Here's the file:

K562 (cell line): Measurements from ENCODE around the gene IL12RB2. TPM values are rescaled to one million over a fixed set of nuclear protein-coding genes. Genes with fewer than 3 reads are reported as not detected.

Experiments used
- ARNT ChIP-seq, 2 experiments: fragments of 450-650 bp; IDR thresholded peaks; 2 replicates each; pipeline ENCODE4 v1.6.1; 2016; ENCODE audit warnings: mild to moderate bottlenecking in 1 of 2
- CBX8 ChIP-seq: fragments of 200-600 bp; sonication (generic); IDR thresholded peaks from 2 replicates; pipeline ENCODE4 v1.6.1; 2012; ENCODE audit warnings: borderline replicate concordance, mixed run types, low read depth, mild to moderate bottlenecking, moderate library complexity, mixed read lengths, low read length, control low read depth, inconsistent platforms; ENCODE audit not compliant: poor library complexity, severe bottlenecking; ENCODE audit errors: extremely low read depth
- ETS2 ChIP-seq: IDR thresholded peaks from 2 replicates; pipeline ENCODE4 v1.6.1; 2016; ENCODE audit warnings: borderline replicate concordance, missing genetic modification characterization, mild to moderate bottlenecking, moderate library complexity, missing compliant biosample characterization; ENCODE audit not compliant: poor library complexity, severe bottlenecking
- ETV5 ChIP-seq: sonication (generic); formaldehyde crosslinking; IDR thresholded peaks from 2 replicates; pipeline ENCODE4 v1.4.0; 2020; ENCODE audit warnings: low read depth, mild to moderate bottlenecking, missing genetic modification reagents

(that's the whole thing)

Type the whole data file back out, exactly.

K562 (cell line): Measurements from ENCODE around the gene IL12RB2. TPM values are rescaled to one million over a fixed set of nuclear protein-coding genes. Genes with fewer than 3 reads are reported as not detected.

Experiments used
- ARNT ChIP-seq, 2 experiments: fragments of 450-650 bp; IDR thresholded peaks; 2 replicates each; pipeline ENCODE4 v1.6.1; 2016; ENCODE audit warnings: mild to moderate bottlenecking in 1 of 2
- CBX8 ChIP-seq: fragments of 200-600 bp; sonication (generic); IDR thresholded peaks from 2 replicates; pipeline ENCODE4 v1.6.1; 2012; ENCODE audit warnings: borderline replicate concordance, mixed run types, low read depth, mild to moderate bottlenecking, moderate library complexity, mixed read lengths, low read length, control low read depth, inconsistent platforms; ENCODE audit not compliant: poor library complexity, severe bottlenecking; ENCODE audit errors: extremely low read depth
- ETS2 ChIP-seq: IDR thresholded peaks from 2 replicates; pipeline ENCODE4 v1.6.1; 2016; ENCODE audit warnings: borderline replicate concordance, missing genetic modification characterization, mild to moderate bottlenecking, moderate library complexity, missing compliant biosample characterization; ENCODE audit not compliant: poor library complexity, severe bottlenecking
- ETV5 ChIP-seq: sonication (generic); formaldehyde crosslinking; IDR thresholded peaks from 2 replicates; pipeline ENCODE4 v1.4.0; 2020; ENCODE audit warnings: low read depth, mild to moderate bottlenecking, missing genetic modification reagents